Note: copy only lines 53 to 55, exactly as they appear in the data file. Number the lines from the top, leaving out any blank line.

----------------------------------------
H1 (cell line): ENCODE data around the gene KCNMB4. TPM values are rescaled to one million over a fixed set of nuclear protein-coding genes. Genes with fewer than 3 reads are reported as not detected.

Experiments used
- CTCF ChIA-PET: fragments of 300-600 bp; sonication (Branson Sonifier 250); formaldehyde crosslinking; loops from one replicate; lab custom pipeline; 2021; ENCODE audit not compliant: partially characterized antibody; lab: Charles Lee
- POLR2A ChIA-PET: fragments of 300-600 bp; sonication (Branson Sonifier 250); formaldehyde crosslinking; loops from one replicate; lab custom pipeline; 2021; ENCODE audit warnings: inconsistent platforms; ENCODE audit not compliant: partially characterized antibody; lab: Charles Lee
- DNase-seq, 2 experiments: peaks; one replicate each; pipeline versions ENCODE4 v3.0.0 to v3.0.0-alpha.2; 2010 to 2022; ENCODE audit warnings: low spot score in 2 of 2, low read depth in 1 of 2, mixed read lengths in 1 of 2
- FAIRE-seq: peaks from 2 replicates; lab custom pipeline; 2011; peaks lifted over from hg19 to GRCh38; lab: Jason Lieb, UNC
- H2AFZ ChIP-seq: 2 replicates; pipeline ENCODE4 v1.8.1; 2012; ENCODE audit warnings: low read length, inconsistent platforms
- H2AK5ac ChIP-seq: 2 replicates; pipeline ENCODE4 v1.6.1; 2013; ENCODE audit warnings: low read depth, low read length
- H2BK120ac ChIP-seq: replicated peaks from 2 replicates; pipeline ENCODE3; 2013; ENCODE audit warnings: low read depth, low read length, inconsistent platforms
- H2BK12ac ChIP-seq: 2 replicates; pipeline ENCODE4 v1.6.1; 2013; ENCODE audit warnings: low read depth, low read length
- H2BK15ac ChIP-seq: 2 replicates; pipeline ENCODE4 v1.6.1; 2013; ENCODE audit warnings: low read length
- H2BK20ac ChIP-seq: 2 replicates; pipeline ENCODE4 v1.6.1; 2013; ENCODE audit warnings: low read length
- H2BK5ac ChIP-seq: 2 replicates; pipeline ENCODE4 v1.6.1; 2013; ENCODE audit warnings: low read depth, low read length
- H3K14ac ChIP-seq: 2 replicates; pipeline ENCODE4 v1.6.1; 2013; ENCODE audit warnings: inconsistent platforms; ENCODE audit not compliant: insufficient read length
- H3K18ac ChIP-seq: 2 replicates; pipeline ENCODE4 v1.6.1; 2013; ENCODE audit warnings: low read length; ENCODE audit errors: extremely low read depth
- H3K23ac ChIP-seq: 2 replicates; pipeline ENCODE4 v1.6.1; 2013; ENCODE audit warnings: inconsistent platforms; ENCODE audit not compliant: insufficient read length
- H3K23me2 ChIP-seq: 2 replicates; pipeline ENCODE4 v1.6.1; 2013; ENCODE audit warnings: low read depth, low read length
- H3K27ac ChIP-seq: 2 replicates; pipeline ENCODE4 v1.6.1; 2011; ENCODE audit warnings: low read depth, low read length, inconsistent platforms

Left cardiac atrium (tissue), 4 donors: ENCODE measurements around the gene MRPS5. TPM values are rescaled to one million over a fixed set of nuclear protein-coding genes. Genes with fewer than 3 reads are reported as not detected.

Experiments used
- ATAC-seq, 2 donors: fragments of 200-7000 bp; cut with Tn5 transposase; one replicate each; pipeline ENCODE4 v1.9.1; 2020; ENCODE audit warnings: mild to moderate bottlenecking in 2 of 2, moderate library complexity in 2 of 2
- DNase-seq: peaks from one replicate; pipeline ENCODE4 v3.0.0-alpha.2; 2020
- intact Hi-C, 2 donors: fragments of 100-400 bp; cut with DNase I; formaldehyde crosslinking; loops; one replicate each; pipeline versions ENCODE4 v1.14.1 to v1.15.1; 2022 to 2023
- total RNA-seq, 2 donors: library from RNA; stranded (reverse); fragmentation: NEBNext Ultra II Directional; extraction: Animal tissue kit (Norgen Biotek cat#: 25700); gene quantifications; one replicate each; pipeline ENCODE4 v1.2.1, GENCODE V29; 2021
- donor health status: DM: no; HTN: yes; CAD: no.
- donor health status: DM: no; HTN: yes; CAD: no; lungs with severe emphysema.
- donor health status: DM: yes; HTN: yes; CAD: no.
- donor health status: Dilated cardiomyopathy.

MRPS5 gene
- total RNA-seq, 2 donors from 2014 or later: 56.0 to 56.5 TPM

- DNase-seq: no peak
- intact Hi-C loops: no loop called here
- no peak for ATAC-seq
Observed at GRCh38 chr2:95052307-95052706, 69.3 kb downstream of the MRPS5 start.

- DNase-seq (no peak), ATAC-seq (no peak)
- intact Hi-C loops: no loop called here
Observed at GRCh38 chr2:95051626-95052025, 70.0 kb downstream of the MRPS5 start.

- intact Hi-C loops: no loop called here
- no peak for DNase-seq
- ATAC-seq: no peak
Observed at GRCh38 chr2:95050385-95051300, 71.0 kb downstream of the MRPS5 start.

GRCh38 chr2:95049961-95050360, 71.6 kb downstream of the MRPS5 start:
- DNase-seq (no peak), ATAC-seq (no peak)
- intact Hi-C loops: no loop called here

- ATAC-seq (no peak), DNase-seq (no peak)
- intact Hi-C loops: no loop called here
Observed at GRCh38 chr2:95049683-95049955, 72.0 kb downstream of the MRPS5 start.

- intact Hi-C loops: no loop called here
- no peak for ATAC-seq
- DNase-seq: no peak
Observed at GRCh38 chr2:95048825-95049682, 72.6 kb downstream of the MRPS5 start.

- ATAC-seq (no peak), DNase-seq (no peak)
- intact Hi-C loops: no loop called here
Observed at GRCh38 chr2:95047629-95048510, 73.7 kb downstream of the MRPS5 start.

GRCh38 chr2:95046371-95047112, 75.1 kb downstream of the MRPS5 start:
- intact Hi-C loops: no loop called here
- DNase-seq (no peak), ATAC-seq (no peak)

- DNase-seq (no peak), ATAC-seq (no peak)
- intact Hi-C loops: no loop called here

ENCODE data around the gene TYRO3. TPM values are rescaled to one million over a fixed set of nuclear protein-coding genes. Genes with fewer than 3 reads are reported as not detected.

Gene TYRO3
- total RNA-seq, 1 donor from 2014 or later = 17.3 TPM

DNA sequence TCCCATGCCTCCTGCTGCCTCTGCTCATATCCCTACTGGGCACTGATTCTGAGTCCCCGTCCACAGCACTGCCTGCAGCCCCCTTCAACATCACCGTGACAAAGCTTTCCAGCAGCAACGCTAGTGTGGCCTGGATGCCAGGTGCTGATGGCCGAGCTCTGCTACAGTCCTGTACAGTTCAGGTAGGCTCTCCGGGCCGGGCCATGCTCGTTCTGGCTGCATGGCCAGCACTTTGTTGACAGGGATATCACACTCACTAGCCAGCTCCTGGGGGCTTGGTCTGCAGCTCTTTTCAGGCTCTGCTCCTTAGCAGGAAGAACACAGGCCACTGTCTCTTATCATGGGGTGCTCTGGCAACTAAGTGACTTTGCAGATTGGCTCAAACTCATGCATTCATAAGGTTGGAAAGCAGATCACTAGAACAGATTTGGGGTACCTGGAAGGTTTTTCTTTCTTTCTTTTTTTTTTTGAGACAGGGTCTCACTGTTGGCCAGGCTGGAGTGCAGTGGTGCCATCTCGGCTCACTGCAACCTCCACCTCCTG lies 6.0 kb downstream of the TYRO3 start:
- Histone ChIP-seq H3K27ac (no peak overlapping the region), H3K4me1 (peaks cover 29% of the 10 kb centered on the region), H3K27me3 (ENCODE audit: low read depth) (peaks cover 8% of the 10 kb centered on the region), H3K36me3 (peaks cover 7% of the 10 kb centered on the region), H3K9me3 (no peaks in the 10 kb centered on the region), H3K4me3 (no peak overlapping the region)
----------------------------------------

- intact Hi-C loops: no loop called here
Observed at GRCh38 chr2:95047629-95048510, 73.7 kb downstream of the MRPS5 start.

GRCh38 chr2:95046371-95047112, 75.1 kb downstream of the MRPS5 start: